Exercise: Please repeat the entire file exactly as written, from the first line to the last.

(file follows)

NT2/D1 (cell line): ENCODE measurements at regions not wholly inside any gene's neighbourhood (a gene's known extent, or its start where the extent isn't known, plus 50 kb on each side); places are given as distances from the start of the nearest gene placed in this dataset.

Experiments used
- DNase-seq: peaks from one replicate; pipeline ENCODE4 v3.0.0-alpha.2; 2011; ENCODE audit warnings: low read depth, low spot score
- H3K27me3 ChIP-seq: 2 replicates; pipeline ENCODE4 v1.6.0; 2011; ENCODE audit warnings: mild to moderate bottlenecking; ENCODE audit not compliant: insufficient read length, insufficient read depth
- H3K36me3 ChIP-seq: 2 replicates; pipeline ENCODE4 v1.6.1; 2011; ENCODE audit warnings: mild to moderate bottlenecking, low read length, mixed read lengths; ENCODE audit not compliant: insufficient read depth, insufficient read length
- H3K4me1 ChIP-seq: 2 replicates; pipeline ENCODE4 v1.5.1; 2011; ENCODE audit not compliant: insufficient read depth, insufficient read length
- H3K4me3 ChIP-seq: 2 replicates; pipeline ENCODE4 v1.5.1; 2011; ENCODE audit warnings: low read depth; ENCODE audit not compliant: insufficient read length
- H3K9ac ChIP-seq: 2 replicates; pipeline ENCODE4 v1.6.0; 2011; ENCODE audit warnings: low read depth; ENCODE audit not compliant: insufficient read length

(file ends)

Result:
NT2/D1 (cell line): ENCODE measurements at regions not wholly inside any gene's neighbourhood (a gene's known extent, or its start where the extent isn't known, plus 50 kb on each side); places are given as distances from the start of the nearest gene placed in this dataset.

Experiments used
- DNase-seq: peaks from one replicate; pipeline ENCODE4 v3.0.0-alpha.2; 2011; ENCODE audit warnings: low read depth, low spot score
- H3K27me3 ChIP-seq: 2 replicates; pipeline ENCODE4 v1.6.0; 2011; ENCODE audit warnings: mild to moderate bottlenecking; ENCODE audit not compliant: insufficient read length, insufficient read depth
- H3K36me3 ChIP-seq: 2 replicates; pipeline ENCODE4 v1.6.1; 2011; ENCODE audit warnings: mild to moderate bottlenecking, low read length, mixed read lengths; ENCODE audit not compliant: insufficient read depth, insufficient read length
- H3K4me1 ChIP-seq: 2 replicates; pipeline ENCODE4 v1.5.1; 2011; ENCODE audit not compliant: insufficient read depth, insufficient read length
- H3K4me3 ChIP-seq: 2 replicates; pipeline ENCODE4 v1.5.1; 2011; ENCODE audit warnings: low read depth; ENCODE audit not compliant: insufficient read length
- H3K9ac ChIP-seq: 2 replicates; pipeline ENCODE4 v1.6.0; 2011; ENCODE audit warnings: low read depth; ENCODE audit not compliant: insufficient read length